News

  • Mar 19, 2019

    Note to correspondents

    The Acting Resident and Humanitarian Coordinator Knut Ostby is deeply concerned about new reports of fighting between the Arakan Army and Myanmar security forces which continue to cause civilian casualties and displacement of communities in Rakhine State. Mr. Ostby urges all sides of the conflict to ensure the protection of civilians, resolve differences through peaceful means, uphold their responsibilities under International Humanitarian Law and Human Rights Law, including the preservation of sites of cultural heritage. Mr. Ostby calls for effective humanitarian access to populations in need of aid, particularly the children, women, elderly and other affected people. The United Nations is in contact with the Myanmar authorities and stands ready to continue with the humanitarian support to the affected civilian populations.

  • Mar 19, 2019

    List of all 146 UN Statements on Rakhine crisis from 25 August 2017*

    19 March: the Acting Resident and Humanitarian Coordinator issued a statement expressing a concern about new reports of fighting between the Arakan Army and Myanmar security forces. “Mr. Ostby urges all sides of the conflict to ensure the protection of civilians, resolve differences through peaceful means, uphold their responsibilities under International Humanitarian Law and Human Rights Law, including the preservation of sites of cultural heritage.” 15 March: Secretary-General’s spokesperson commented on situation in Rakhine State: “the situation there is deeply concerning, with continued and spreading fighting between the Myanmar security forces and the Arakan Army. We condemn attacks against security personnel and express our sympathy for the victims and their families.” 11 March: Special Rapporteur Yanghee Lee delivers a statement to the Human Rights Council: “the situation in Myanmar must be referred to the ICC by the Security Council.” 11 March: Secretary-General’s spokesperson commented on situation in Rakhine State: “Overall, 9,000 people have been displaced by fighting since late last year across Rakhine and Chin States. The Office for the Coordination of Humanitarian Affairs says it is working closely with partners to advocate with the Government for increased access to those affected by the fighting.”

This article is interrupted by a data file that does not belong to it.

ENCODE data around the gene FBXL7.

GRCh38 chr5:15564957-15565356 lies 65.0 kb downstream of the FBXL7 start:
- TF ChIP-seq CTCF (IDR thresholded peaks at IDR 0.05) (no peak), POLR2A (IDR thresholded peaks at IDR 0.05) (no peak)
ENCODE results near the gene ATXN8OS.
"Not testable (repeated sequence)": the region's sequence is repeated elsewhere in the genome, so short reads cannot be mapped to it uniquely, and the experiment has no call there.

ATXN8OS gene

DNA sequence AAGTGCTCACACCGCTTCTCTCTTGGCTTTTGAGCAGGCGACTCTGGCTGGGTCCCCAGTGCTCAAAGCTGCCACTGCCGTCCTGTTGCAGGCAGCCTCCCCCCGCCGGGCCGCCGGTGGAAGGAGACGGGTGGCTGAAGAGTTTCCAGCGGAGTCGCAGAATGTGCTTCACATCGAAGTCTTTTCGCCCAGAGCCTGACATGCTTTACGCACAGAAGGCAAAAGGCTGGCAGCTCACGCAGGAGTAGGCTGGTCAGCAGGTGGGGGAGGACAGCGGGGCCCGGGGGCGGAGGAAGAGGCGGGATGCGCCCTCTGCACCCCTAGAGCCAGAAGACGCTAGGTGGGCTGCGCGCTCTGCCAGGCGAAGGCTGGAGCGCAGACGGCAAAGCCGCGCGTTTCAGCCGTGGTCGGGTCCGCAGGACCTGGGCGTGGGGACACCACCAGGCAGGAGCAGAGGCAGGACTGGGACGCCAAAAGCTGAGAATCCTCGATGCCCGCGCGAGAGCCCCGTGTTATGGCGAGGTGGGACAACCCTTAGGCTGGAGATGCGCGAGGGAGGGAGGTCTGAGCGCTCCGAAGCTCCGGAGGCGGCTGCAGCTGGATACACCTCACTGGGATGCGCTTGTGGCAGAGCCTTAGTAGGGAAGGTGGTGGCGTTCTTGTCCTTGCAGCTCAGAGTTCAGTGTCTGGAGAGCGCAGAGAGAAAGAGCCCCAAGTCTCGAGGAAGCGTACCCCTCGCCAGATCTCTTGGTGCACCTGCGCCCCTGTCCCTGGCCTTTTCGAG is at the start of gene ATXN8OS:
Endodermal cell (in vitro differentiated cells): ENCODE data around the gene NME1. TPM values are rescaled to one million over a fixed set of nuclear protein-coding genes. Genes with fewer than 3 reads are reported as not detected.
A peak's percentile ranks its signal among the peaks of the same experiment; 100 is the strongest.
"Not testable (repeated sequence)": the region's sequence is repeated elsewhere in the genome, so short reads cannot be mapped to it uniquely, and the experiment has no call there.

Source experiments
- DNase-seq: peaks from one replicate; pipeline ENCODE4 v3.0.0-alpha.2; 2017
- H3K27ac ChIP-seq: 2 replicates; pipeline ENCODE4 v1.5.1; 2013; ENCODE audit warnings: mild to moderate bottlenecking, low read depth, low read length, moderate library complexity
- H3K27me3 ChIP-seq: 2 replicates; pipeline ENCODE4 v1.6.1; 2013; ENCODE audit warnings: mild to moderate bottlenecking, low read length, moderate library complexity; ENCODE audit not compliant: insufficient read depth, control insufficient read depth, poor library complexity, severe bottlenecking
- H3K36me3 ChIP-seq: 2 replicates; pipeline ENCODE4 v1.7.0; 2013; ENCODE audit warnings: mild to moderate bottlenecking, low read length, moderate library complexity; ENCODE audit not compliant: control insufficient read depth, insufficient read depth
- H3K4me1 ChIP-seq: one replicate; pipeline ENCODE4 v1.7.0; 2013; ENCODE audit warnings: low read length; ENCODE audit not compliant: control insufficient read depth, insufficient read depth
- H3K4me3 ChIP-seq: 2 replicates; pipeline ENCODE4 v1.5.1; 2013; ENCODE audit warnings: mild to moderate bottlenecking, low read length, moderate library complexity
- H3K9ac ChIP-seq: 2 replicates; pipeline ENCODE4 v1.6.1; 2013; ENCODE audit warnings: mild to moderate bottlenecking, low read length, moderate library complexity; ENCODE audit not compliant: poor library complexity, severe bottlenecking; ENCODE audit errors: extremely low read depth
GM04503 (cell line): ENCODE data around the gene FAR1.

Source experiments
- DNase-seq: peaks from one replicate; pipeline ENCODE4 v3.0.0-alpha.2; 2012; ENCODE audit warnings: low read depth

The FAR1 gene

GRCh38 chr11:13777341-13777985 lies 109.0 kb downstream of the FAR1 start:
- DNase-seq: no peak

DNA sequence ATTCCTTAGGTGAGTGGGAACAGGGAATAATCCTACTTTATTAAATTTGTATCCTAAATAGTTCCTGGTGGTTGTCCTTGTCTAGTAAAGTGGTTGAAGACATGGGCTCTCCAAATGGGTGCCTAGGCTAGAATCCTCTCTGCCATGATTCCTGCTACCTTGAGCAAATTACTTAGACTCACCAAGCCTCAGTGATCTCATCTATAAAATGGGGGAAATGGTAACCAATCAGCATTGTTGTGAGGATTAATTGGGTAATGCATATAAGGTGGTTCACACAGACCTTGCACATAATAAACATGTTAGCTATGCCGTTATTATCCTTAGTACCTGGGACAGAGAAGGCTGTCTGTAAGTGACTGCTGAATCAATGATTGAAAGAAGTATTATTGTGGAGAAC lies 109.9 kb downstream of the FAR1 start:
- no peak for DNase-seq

• Mar 7, 2019

    Statement by the United Nations Country Team in Myanmar 2019 International Women’s Day: “Think equal, build smart, innovate for change”

    Investing in women is the most effective way to lift families, communities, businesses, and countries. Women’s participation makes peace agreements stronger, societies more resilient and economic growth more sustainable. Empowering women will benefit us all. As the women’s rights movement is making significant advances around the world, we in Myanmar also “Think equal, build smart, innovate for change,” as is suggested in the theme of the 2019 International Women’s Day. Today, we celebrate women in Myanmar as industry leaders, social entrepreneurs, activists, scientists, artists and innovators. We also acknowledge the remarkable strength of the women who have been displaced and the survivors of gender-based violence for their resilience as they continue to contribute to their family, community and the country. On this occasion, we are also looking at how we can support the Government of the Union of Myanmar in creating conditions for women to increase their impact on the ongoing transitions from conflict to peace, from military rule to democratic governance, and from a closed to a liberalized economy.